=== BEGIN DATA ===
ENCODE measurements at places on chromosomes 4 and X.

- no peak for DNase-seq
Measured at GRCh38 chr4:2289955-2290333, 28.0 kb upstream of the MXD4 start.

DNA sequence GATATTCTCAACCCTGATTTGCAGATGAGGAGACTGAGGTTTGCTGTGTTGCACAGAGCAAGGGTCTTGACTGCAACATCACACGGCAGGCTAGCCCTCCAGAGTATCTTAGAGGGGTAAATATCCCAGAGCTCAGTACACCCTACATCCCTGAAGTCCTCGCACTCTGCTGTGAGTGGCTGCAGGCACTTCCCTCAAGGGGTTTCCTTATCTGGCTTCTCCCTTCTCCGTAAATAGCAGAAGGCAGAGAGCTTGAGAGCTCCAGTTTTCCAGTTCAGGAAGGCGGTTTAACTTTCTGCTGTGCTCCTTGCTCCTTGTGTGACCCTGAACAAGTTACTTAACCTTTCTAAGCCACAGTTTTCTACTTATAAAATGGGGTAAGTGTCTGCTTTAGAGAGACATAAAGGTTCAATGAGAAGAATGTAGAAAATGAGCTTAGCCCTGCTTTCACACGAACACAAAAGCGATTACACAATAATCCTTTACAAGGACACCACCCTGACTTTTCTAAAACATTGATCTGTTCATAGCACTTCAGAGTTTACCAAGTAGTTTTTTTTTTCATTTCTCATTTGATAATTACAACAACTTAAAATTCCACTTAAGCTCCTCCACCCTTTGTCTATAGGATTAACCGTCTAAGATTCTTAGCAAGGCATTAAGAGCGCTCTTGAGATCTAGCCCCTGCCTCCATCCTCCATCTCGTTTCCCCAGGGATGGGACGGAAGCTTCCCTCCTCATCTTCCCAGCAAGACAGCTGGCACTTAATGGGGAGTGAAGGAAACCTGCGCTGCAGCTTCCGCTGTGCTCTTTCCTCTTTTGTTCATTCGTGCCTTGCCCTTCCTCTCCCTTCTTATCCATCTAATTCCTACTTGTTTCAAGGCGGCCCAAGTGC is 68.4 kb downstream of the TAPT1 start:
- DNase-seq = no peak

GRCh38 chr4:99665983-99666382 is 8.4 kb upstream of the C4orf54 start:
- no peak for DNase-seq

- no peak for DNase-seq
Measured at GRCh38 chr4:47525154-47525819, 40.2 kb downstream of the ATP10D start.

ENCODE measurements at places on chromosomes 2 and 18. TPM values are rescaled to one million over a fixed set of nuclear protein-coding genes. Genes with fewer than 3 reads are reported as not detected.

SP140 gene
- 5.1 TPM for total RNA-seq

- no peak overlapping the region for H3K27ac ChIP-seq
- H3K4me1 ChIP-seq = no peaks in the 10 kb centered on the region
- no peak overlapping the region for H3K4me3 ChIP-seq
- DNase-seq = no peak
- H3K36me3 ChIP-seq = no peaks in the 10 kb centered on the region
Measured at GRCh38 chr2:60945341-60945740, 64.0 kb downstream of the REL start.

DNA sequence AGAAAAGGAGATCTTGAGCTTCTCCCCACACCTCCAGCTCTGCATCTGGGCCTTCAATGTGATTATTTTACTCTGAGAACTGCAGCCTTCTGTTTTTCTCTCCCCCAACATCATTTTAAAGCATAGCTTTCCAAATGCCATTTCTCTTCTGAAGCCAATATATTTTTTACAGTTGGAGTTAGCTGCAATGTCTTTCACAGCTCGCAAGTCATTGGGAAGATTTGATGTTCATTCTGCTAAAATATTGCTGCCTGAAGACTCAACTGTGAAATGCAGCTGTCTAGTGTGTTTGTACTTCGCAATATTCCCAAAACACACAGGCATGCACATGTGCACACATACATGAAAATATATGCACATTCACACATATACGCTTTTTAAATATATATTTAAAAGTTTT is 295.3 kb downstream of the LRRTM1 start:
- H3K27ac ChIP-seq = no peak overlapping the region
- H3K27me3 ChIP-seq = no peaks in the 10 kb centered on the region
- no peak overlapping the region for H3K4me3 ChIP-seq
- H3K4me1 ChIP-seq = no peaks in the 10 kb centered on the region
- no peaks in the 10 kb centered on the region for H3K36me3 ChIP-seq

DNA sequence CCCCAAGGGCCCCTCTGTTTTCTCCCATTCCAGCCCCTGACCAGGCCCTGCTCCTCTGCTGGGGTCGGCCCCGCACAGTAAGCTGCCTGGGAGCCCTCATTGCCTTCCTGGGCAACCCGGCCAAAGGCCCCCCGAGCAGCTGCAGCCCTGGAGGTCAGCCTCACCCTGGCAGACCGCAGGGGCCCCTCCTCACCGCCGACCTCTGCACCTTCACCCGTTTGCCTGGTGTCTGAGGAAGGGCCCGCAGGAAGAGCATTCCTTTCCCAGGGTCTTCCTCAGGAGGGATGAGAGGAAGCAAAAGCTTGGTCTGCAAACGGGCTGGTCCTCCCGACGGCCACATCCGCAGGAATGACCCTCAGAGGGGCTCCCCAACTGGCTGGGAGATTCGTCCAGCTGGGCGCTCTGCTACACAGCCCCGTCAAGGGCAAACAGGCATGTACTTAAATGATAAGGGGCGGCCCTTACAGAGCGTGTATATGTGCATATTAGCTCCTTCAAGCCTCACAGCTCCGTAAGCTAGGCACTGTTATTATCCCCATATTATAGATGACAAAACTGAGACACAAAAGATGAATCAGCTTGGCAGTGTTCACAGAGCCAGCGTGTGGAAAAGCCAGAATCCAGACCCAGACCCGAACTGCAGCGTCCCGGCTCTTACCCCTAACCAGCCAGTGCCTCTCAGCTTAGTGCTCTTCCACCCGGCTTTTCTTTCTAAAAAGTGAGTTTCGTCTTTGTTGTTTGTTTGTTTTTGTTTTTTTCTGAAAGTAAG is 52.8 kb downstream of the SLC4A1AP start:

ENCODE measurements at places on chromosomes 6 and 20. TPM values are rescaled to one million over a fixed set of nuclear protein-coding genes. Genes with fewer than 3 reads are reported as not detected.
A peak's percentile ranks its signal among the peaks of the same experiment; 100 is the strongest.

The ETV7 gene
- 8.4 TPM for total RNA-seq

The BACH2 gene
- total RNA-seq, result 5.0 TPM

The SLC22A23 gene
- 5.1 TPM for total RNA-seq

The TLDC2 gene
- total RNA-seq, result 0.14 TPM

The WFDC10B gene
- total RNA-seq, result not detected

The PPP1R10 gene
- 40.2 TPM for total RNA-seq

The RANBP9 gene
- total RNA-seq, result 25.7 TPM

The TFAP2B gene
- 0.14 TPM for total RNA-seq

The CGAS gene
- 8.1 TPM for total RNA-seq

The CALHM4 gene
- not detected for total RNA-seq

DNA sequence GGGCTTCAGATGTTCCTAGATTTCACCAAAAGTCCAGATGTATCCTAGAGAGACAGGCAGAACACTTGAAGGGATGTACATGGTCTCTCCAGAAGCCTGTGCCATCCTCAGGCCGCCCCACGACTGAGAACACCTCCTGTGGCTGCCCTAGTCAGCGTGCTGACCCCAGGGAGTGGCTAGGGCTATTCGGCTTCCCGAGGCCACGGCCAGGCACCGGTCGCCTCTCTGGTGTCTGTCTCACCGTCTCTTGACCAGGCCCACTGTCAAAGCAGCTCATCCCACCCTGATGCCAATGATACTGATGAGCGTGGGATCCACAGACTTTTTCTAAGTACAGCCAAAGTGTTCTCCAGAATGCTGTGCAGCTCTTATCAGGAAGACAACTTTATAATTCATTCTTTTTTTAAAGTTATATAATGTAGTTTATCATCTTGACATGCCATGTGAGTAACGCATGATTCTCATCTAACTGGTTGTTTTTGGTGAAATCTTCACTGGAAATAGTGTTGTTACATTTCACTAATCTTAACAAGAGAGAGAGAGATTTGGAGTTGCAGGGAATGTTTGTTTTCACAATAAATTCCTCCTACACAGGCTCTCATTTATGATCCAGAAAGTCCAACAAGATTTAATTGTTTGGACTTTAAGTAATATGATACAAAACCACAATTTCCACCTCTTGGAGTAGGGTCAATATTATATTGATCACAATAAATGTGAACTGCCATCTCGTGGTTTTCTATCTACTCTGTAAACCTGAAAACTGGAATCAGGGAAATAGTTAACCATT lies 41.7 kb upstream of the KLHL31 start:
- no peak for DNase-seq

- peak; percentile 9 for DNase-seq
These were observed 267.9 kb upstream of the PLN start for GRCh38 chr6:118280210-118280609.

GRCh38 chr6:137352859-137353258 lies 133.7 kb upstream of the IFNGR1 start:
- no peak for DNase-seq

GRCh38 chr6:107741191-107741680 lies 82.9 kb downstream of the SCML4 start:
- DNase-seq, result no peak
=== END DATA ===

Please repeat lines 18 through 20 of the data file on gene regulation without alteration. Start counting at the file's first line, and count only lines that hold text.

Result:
Measured at GRCh38 chr2:60945341-60945740, 64.0 kb downstream of the REL start.

DNA sequence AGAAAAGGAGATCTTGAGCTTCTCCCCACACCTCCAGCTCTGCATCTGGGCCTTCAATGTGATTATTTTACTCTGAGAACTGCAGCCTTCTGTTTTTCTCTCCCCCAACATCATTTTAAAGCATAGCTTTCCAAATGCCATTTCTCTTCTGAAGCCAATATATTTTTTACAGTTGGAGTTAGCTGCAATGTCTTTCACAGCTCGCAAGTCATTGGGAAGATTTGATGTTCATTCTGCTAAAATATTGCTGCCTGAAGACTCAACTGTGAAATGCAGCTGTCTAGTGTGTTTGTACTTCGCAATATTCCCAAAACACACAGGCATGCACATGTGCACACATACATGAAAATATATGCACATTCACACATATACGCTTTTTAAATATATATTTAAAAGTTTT is 295.3 kb downstream of the LRRTM1 start:
- H3K27ac ChIP-seq = no peak overlapping the region